Construction and Travel & Tourism

You’ll have to drive to get to work faster

But Grand Rapids is bucking that trend with bus rapid transit service.

October 4, 2019
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The Rapid
In the Grand Rapids-Wyoming metro area, the average commute is 40.4 minutes for public transport riders, compared to 21.4 for people who drive themselves. Photo by Ehren Wynder

Getting to work every day can be a pain, but the amount of pain varies depending on where you live and how you get to your job.

Traveling by public transportation — still unpopular in Michigan — such as buses and commuter trains often takes twice as long — or more — as driving alone, an analysis of national census data by GOVERNING shows.

But, bucking that trend, Grand Rapids has taken up the challenge and reduced bus time commutes.

Meanwhile, walking, on average, takes less time than other options, according to the study that included seven metropolitan areas in Michigan.

In the Grand Rapids-Wyoming metro area, for example, the average commute is 21.4 minutes for those who drive themselves and 40.4 minutes for public transport riders. In the Kalamazoo-Portage area, solo drivers average 21 minutes each way, compared to 38.3 minutes by mass transit, the analysis shows.

What about across the country?

“The latest census suggests Americans who drive alone spend an average of nearly 25 minutes traveling to work. The national average for bus commuters is 45 minutes, while those who ride subways or streetcars spend an average of 47 minutes traveling to work,” the study said.

GOVERNING based its analysis on data from the Census Bureau’s American Community Survey for 2011-15.

Clark Harder, the executive director of the Michigan Public Transit Association, said public transit commute times in the Grand Rapids-Wyoming area may be shorter now than the figures show. He attributed that to the Silver Line, the state’s first “bus rapid transit” system, operated by Grand Rapids Interurban Transit Partnership.

It’s like “a light rail system on wheels” and “blurring the line between buses and trains,” according to the partnership, which operates the local transit system known as The Rapid.

CDM Smith, a design and construction firm that worked on the $40 million project, said, “Dedicated lanes, which separate buses from traffic, ensure a speedy commute even during rush hour times.”

The 9.8-mile Silver Line route has 34 stations linking downtown Grand Rapids, the city’s Medical Mile and the suburban cities of Kentwood and Wyoming, the firm said. It said that since the line opened in 2014, daily ridership along the route rose 40% while average commute time dropped from 45 to 27 minutes.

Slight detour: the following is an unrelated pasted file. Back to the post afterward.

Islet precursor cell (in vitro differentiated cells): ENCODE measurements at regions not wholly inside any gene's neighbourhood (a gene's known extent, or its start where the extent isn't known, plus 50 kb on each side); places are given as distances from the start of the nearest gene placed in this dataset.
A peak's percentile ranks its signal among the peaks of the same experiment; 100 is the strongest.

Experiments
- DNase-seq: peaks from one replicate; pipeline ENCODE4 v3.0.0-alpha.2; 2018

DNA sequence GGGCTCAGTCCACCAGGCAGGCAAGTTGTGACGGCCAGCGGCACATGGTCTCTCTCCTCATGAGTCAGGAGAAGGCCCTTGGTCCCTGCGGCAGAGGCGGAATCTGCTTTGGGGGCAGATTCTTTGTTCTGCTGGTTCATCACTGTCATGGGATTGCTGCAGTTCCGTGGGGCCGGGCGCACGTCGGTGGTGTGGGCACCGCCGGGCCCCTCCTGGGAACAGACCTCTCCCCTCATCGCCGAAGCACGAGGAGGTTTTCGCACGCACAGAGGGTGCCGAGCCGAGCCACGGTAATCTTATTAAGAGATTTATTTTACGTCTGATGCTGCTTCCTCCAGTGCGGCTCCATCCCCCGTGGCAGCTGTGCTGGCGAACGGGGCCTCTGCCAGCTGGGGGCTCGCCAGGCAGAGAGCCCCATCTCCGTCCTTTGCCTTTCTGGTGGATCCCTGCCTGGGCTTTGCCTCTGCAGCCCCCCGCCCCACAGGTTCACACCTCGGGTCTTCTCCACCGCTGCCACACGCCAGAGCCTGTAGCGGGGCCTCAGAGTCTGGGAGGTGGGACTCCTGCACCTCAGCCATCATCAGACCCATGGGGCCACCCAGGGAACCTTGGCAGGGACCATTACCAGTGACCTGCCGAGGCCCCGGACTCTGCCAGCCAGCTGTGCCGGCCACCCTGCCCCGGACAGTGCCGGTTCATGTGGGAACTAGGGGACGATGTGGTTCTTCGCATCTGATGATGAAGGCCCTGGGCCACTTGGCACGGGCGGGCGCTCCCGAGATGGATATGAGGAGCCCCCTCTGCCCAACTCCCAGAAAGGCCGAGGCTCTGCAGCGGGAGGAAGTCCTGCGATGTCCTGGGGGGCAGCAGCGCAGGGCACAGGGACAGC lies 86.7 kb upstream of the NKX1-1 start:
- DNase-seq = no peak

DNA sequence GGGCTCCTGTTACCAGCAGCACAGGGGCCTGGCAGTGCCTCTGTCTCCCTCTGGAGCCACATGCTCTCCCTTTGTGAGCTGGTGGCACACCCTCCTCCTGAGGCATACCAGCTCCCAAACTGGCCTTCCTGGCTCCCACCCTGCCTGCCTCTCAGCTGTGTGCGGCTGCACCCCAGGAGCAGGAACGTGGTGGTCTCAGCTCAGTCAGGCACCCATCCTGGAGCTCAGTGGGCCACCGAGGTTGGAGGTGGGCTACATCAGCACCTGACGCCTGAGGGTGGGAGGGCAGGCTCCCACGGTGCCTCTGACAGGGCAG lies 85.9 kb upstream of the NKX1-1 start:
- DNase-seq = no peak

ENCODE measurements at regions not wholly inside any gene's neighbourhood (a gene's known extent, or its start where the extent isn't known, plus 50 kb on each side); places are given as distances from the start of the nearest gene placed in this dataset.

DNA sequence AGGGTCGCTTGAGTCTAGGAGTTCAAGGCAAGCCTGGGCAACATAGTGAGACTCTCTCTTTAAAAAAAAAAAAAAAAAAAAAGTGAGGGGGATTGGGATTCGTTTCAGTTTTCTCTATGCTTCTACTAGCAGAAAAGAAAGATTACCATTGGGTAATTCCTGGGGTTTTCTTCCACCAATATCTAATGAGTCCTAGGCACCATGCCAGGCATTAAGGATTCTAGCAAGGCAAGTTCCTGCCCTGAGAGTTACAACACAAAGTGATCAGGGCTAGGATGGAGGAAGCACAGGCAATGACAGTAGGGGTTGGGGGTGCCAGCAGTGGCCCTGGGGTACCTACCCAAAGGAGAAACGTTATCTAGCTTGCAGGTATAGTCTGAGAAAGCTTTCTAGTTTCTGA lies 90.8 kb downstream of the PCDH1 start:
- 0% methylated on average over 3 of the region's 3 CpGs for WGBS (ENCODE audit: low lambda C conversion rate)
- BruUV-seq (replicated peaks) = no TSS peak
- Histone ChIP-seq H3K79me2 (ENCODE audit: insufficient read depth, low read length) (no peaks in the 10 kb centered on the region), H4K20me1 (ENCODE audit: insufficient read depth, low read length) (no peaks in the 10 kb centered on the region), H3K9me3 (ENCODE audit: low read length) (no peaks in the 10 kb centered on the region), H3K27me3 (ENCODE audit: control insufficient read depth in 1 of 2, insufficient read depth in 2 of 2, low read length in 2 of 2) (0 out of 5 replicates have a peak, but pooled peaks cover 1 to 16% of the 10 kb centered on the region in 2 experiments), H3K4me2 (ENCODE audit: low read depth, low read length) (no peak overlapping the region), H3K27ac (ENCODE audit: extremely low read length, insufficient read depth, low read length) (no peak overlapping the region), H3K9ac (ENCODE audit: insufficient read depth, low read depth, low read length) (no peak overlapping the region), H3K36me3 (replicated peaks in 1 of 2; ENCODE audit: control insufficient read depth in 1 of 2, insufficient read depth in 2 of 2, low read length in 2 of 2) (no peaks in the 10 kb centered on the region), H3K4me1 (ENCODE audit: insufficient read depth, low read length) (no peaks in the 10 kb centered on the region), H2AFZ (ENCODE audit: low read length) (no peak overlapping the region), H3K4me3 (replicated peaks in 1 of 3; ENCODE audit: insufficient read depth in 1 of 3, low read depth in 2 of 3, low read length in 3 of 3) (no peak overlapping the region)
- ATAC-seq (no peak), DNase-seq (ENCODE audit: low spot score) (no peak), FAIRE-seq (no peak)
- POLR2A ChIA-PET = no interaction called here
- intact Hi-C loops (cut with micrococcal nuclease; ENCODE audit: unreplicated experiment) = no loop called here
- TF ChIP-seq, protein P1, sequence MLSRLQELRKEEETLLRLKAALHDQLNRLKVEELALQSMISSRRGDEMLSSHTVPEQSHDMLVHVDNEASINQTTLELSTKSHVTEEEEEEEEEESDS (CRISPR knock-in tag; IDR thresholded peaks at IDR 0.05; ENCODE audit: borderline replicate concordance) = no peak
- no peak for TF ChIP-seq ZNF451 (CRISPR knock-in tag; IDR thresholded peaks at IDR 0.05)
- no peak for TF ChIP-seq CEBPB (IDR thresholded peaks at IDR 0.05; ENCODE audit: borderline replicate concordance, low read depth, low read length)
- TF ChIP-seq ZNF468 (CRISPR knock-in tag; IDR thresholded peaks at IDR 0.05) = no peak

Michigan’s car commuters spend a bit less time behind the wheel than the national average of about 25 minutes. Only in the Detroit-Dearborn-Warren metro area is the average drive time — 26.2 minutes — longer than the national average.

As for mass transit riders, which in Michigan means primarily bus passengers, they average a high of 57.5 minutes of travel time in Bay City and a low of 30.5 minutes in Jackson.

Harder said, “We don’t have subways and won’t have any subways. The next-fastest public transportation is rail, and we essentially have no rail in Michigan for public transportation for commuting except, on a very limited basis, the People Mover” in downtown Detroit.

“We’re down to good old-fashioned buses on the same roads cars are running on,” and those roads are “highly congested,” he said.

The study didn’t include the Lansing and Flint metro areas, which Harder described as having the state’s two “most robust services” for transit to work.

The census data shows public transit is far from popular in Michigan.

In four of the seven metro areas studied, only 1% of commuters regularly use public transportation. The highest proportion — still only 2% — is among commuters in the Grand Rapids-Wyoming and Detroit-Dearborn-Warren areas. The user rate in Jackson is close to 0%, the data shows.

The study said, “If transit systems want to attract more riders, they need to find ways to speed up the journey to work.”

Harder said the two most effective things Michigan could do to speed up commutes is to give buses priority to use shoulders and to create HOV — high-occupancy vehicle — lanes on freeways, as some other states do.

“You need to look at opening up the shoulders for bus usage during times of high-congested (traffic) volume,” he said.

The data shows that walking is a time-efficient option for workers who live close to their jobs.

In Michigan, the average walking time commute ranges from a quick 6.5 minutes in Midland to 11 minutes in the Detroit-Dearborn-Wayne area, according to the analysis. The national average is 12 minutes.

“The distance people walk as part of their commute to work is typically less than one mile,” said Jeff Cranson, communications director for the Michigan Department of Transportation.

“Because walking is such a localized activity, it is difficult for MDOT to directly support it through programs, grants or policies,” Cranson said, and the department doesn’t have resources directly available to encourage walking as a commuting option.

However, he said the department supports efforts by metropolitan planning organizations to “support clean commute options and programs,” which may include encouragement of efforts to increase walking and public transit use by commuters.

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